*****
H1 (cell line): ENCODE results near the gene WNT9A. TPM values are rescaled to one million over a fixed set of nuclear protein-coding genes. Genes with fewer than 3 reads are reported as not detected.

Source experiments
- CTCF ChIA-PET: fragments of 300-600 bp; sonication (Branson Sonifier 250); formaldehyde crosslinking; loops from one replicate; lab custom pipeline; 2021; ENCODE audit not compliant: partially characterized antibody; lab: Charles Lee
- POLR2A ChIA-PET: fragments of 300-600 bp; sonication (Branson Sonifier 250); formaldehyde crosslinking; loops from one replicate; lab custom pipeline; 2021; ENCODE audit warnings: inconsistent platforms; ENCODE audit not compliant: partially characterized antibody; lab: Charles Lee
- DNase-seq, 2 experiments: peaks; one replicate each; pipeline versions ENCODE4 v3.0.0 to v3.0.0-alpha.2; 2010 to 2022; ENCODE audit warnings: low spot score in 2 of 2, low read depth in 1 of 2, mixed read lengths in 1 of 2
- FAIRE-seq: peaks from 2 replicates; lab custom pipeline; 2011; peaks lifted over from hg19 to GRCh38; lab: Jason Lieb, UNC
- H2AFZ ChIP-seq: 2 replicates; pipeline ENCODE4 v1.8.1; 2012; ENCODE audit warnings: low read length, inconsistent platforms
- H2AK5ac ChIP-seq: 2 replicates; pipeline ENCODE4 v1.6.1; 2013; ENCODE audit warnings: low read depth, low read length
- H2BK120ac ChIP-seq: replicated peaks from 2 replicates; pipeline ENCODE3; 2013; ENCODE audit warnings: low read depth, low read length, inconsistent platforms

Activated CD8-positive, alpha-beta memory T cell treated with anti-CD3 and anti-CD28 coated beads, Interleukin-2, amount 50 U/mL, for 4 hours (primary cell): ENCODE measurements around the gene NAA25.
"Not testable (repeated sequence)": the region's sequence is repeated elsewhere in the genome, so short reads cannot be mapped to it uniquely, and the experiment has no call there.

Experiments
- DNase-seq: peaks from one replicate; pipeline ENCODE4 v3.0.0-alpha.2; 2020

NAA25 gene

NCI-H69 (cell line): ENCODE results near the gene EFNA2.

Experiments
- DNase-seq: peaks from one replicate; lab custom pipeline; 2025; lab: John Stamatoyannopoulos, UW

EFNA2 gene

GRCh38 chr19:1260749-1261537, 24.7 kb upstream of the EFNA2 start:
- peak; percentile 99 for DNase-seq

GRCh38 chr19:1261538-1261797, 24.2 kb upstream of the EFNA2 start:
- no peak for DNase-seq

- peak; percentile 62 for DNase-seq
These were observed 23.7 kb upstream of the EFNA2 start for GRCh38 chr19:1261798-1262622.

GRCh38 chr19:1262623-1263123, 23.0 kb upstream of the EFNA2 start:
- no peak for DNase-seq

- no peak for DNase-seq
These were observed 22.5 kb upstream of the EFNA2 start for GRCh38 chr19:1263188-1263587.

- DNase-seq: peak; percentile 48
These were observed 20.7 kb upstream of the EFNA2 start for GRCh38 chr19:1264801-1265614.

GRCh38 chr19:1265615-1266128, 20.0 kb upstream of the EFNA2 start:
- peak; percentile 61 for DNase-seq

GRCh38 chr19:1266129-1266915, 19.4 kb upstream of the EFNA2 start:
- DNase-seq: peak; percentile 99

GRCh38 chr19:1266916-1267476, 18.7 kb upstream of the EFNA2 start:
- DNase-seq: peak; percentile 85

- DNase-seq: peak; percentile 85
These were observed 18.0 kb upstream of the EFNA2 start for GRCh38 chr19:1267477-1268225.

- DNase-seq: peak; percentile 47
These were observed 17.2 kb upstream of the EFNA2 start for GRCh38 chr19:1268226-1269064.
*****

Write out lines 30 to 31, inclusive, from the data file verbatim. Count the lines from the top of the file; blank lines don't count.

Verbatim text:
These were observed 20.7 kb upstream of the EFNA2 start for GRCh38 chr19:1264801-1265614.

GRCh38 chr19:1265615-1266128, 20.0 kb upstream of the EFNA2 start: